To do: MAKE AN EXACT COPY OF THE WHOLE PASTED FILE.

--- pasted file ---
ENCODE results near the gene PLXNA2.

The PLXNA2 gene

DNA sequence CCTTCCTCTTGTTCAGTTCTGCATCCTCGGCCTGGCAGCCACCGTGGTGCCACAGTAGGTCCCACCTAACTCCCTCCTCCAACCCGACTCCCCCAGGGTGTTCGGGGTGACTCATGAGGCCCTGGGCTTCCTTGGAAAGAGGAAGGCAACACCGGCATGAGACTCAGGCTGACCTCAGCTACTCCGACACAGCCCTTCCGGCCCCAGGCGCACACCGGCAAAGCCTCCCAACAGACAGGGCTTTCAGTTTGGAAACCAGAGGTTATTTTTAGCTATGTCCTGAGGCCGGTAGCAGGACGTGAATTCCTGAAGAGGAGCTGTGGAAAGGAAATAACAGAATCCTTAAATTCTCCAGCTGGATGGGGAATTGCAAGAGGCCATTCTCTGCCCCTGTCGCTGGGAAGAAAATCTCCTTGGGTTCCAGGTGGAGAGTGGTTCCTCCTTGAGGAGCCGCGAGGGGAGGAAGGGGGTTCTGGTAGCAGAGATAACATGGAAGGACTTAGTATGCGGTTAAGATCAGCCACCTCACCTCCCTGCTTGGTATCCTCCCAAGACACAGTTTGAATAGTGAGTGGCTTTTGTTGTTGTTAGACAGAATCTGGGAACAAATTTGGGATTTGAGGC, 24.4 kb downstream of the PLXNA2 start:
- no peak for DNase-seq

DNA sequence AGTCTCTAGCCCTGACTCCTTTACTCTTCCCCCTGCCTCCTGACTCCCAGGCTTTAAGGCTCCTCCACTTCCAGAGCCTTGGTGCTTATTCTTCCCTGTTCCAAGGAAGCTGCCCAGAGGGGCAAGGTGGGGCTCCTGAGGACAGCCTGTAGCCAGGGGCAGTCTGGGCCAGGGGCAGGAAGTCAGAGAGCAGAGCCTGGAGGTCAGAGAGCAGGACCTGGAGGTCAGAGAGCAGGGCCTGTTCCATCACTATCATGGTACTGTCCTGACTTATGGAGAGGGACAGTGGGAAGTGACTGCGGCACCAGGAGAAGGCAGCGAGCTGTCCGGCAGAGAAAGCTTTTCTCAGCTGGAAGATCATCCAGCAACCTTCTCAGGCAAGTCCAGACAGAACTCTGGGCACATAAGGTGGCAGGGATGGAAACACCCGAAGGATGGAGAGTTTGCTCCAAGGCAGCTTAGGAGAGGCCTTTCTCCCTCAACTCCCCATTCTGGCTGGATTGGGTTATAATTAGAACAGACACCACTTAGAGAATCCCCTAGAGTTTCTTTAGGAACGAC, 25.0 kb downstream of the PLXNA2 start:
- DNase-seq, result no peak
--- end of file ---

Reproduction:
ENCODE results near the gene PLXNA2.

The PLXNA2 gene

DNA sequence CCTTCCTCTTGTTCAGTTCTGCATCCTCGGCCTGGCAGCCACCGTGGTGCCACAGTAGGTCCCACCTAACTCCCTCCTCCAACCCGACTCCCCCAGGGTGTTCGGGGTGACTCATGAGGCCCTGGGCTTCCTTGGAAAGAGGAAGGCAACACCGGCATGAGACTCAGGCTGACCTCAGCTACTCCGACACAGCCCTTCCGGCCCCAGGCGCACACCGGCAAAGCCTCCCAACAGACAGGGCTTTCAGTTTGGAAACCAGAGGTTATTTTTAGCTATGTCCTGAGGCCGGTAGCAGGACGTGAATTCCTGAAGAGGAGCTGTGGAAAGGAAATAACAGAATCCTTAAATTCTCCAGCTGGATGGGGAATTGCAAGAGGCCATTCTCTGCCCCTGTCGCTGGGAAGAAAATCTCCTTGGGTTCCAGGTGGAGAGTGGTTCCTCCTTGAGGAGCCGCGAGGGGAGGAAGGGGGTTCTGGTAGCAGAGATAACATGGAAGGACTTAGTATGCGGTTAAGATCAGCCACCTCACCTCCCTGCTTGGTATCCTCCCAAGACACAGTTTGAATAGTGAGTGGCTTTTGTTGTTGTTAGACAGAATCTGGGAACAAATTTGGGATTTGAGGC, 24.4 kb downstream of the PLXNA2 start:
- no peak for DNase-seq

DNA sequence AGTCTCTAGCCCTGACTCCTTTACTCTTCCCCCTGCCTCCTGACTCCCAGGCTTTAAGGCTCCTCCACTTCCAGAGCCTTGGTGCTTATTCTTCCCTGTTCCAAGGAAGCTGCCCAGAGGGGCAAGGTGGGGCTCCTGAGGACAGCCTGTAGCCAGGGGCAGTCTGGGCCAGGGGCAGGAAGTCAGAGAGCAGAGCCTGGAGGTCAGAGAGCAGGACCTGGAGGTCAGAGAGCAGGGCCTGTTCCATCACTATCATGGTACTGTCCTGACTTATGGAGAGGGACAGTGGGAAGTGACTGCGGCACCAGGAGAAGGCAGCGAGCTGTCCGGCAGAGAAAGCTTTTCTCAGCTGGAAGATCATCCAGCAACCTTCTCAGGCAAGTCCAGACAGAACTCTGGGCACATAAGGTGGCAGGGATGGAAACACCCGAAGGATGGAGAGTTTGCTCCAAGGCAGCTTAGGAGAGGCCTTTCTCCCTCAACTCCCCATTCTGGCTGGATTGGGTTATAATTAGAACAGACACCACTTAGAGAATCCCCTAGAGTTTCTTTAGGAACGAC, 25.0 kb downstream of the PLXNA2 start:
- DNase-seq, result no peak